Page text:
Louisiana has the worst public education system in the United States, according to a new survey.
The study comes from WalletHub, an organization that researches economic and community issues throughout the country.
The survey ranked Louisiana 51st in the country for its education system. The study examined systems in all states and the District of Columbia.
Louisiana came in 44th in WalletHub’s quality ranking, which takes into account several academic factors. This is an improvement from last year.
“The WalletHub report indicates that Louisiana schools have improved in state rankings of school quality, from 49th to 44th, in the last year alone,” noted Sydni Dunn, spokeswoman for the Louisiana Department of Education.
The state was 51st in state rankings for school safety.
“The report also indicates persistent challenges with school safety, where Louisiana continues to rank last,” Dunn added.
Louisiana was ranked 48th for math and reading test scores. It was No. 43 for the highest percentage of threatened or injured high school students.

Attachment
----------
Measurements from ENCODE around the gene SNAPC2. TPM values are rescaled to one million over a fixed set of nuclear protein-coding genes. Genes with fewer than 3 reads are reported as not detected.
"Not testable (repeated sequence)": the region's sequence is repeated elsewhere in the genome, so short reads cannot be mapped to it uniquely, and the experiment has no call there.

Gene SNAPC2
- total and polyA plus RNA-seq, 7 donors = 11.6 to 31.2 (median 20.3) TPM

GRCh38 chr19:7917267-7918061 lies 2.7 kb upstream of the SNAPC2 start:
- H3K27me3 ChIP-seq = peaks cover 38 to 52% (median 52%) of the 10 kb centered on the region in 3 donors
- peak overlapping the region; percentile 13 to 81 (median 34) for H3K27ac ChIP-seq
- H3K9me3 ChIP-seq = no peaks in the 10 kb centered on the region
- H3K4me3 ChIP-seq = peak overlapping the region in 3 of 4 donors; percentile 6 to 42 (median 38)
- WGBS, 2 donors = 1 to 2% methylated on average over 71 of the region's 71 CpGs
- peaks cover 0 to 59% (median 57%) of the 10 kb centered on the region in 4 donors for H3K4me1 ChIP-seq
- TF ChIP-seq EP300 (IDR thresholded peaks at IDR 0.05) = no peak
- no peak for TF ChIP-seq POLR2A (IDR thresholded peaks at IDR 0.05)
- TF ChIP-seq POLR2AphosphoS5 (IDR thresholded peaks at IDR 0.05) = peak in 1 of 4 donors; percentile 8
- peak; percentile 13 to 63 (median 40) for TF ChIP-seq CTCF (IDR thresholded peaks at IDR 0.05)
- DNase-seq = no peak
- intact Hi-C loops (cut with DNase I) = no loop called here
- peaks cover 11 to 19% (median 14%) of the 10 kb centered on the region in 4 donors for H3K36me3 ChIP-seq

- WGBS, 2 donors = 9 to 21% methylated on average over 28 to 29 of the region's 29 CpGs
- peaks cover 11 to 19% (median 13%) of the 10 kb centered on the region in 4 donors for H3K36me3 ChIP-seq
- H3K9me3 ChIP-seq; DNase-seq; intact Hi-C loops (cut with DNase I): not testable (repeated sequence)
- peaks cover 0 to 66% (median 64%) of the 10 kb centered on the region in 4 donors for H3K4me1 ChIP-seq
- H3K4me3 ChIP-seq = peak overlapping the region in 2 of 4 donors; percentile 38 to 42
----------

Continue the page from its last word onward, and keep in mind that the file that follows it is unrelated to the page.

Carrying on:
Debbie Meaux, president of the Louisiana Association of Educators, said she thinks schools across the state are improving academically.
“It may be that other states are improving as well, so it’s a moving target,” Meaux said.
“I think that our teachers are doing a fantastic job of making sure our kids are learning,” Meaux continued. “I think they are doing a good job making sure our children are being looked at in terms of what is best for the child.”
To develop the rankings, researchers looked at several factors, including schools’ inclusion in U.S. News and World Report lists, graduation rates for low-income students, dropout rates, math and reading test scores, Advanced Placement scores, SAT and ACT scores, pupil-teacher ratios and the number of certified teachers.
To improve school systems across the country, one researcher called for closer collaboration among districts, communities and parents.
“In many urban areas, issues that affect school performance are caused by poverty: community violence, parents working several jobs at minimum wage, which do not allow them to be involved in their child’s education, or even to be home to be sure their child attend school,” said Jan Arlene Furman, an assistant professor in the Department of Education Leadership at Seton Hall University.
“Schools alone cannot solve these issues,” Furman continued. “Closer collaboration between leaders of social agencies and public schools would help to maximize current resources.”